"We hoped to make the deal by game time," Mets general manager Frank Cashen told the New York Times. "But there was a phone circuit problem, and we couldn't complete it. [Mets manager George] Bamberger asked me what to do with Youngblood, and I told him to go ahead and start him, we'd take a chance on his getting hurt." Youngblood headed to Philadelphia's Veterans Stadium, where his new team, the Expos, was playing the Phillies. He arrived during the third inning. He entered the game in the sixth as a defensive replacement, and in his only at-bat singled off Steve Carlton.
"I heard in the third inning that I was traded," Youngblood said. "I made plane reservations [with] minutes to spare. I had dinner in the plane and caught a cab here. It's funny, I left there in the third and got here in the third."
Not only did Youngblood have two hits for two different teams on the same day...both came off future Hall of Fame pitchers.
...and only tripleheader
The only tripleheader in the modern era took place at Pittsburgh's Forbes Field (there were two tripleheaders in the nineteenth century). The Pirates hosted the Cincinnati Reds on Saturday, October 2, 1920, for three very cold games. (The teams already had been scheduled to play a Saturday doubleheader; Sunday games were prohibited in Pittsburgh.)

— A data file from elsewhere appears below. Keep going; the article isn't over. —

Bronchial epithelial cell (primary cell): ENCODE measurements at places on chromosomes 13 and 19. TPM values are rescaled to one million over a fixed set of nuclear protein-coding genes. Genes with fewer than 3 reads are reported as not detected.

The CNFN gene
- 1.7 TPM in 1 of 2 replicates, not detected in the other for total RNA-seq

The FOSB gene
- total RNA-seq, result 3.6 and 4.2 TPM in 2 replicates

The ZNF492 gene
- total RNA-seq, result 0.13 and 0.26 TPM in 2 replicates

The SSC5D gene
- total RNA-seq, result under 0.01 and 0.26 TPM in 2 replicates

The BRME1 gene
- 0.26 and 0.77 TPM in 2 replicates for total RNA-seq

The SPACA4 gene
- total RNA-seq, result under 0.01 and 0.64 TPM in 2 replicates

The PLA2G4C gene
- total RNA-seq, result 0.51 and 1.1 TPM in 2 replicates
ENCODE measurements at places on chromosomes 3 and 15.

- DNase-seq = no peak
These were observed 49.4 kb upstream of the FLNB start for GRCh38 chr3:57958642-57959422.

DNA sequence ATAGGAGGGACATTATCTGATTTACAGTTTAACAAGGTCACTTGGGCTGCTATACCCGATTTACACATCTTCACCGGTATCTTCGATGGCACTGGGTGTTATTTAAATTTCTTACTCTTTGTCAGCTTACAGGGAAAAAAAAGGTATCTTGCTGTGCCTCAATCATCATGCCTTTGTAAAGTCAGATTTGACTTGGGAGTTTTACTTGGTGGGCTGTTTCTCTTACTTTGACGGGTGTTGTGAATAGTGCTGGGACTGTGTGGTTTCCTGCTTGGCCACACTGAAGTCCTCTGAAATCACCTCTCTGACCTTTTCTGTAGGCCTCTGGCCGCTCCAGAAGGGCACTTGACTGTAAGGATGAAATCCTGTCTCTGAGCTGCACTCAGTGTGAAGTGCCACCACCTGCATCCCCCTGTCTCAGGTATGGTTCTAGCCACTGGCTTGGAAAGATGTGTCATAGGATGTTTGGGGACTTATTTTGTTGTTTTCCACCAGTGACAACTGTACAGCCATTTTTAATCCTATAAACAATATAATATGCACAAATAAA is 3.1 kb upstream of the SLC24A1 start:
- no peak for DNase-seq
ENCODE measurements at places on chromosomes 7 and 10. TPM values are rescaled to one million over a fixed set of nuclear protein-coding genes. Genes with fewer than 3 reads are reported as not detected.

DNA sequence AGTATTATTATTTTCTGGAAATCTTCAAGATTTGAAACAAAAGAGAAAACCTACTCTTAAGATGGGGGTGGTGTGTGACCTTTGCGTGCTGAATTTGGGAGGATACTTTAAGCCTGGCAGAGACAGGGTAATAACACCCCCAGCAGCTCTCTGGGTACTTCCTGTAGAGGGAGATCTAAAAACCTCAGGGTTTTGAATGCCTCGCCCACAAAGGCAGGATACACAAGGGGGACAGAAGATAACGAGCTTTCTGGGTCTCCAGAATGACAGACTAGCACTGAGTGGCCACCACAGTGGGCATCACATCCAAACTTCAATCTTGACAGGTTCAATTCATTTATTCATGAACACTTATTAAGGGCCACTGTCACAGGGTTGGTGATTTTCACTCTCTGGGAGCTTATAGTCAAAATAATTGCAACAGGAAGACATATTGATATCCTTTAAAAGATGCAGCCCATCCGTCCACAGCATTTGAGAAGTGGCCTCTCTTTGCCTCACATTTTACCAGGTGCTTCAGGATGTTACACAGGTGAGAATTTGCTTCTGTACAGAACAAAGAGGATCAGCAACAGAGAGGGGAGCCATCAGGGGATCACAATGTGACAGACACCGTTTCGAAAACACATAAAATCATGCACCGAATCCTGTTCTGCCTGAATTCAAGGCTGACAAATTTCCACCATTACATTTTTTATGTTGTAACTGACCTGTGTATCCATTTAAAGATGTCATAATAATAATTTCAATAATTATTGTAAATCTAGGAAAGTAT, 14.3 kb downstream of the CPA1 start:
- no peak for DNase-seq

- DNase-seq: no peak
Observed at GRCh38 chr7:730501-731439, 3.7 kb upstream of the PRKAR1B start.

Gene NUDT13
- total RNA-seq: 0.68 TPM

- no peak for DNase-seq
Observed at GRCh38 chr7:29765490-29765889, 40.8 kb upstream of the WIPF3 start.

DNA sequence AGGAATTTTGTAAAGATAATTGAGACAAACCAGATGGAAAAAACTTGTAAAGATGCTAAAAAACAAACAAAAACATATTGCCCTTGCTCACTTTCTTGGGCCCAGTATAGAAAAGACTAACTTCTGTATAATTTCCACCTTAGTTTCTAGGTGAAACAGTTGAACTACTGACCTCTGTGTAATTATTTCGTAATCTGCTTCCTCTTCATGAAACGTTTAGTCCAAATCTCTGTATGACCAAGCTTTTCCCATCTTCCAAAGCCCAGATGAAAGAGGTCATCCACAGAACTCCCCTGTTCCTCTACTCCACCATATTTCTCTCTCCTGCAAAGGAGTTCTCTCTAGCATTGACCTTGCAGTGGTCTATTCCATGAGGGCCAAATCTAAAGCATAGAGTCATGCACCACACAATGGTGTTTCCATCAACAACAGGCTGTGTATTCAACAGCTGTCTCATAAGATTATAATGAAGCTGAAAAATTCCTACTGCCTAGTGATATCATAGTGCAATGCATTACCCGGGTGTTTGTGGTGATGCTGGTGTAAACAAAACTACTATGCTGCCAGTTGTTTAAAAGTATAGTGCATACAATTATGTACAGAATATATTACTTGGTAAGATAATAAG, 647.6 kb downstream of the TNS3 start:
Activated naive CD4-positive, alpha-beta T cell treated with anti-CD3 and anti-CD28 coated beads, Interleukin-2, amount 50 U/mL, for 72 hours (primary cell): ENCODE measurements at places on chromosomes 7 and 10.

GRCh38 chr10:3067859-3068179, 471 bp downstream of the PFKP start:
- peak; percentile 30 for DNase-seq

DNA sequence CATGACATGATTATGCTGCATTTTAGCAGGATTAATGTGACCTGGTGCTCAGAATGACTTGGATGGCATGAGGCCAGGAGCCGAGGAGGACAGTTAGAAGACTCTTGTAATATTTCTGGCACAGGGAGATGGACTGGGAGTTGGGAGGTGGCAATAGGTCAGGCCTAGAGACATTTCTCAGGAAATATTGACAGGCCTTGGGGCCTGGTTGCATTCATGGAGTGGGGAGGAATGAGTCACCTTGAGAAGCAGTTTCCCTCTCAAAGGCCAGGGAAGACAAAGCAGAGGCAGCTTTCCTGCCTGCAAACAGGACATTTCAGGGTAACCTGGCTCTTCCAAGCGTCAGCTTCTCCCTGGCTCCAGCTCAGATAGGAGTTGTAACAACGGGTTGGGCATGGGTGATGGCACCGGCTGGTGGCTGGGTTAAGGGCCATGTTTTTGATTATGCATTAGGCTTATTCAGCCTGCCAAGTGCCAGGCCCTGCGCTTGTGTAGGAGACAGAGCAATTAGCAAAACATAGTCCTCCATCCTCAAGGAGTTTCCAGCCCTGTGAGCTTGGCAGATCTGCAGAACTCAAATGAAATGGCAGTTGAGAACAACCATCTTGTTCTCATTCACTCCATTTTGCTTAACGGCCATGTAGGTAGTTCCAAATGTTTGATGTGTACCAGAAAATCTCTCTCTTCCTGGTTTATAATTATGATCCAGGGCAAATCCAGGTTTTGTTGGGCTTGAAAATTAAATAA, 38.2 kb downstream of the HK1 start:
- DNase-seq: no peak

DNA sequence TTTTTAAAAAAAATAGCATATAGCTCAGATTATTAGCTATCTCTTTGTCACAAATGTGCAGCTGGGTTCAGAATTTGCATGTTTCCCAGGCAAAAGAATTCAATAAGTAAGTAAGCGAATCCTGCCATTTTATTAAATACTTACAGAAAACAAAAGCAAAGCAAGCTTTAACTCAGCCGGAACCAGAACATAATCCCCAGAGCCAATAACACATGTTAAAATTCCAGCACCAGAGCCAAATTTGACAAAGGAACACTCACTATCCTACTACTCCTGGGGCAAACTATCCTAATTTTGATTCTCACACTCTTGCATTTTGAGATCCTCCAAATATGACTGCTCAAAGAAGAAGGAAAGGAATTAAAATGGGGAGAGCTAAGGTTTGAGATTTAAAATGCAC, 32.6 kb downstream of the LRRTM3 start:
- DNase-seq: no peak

In 1933, while sitting through a rainout, then-Chicago Cubs manager Charlie Grimm recalled the experience to a New York Times columnist. Grimm played for the Pirates in 1920:
"It was toward the end of the season. And we could gain third place from Cincinnati if we played all our games and we won them, and at that time the first three teams shared in World Series money. The only way we could fit them all in was if we played three in one day in Pittsburgh. Talk about the longest day in the year; that was the longest day of any year if you ask me.
The Reds won the first game 13-4, beating Wilbur Cooper and Whitey Glazner, clinching third place and making the remaining games meaningless. They won the second game 7-3, beating Guy Zinn. The Pirates won the third game, shortened to six innings by darkness, 6-0, behind Jug Handle Johnny Morrison. Five players appeared in all three games -- Clyde Barnhart, Cotton Tierney and Fred Nicholson of the Pirates and Pat Duncan and Morrie Rath of the Reds. Reds catcher Ivey Wingo played the only two games of his career at second base in the nightcaps. Reds pitcher Hod Eller played the only game of his career at second base in Game 2 (he played first in Game 3). Following that afternoon, the National League directors ruled out tripleheaders unless they are necessary to determine a championship.
According to Baseball-Reference.com, without which this book couldn't have been written, the last player alphabetically to play in the major leagues, making his debut on August 14, 1910, for the Chicago White Sox, was outfielder Dutch Zwilling. Finishing his career with a .284 average in 167 games, Zwilling played his final game for the crosstown Chicago Cubs on July 12, 1916.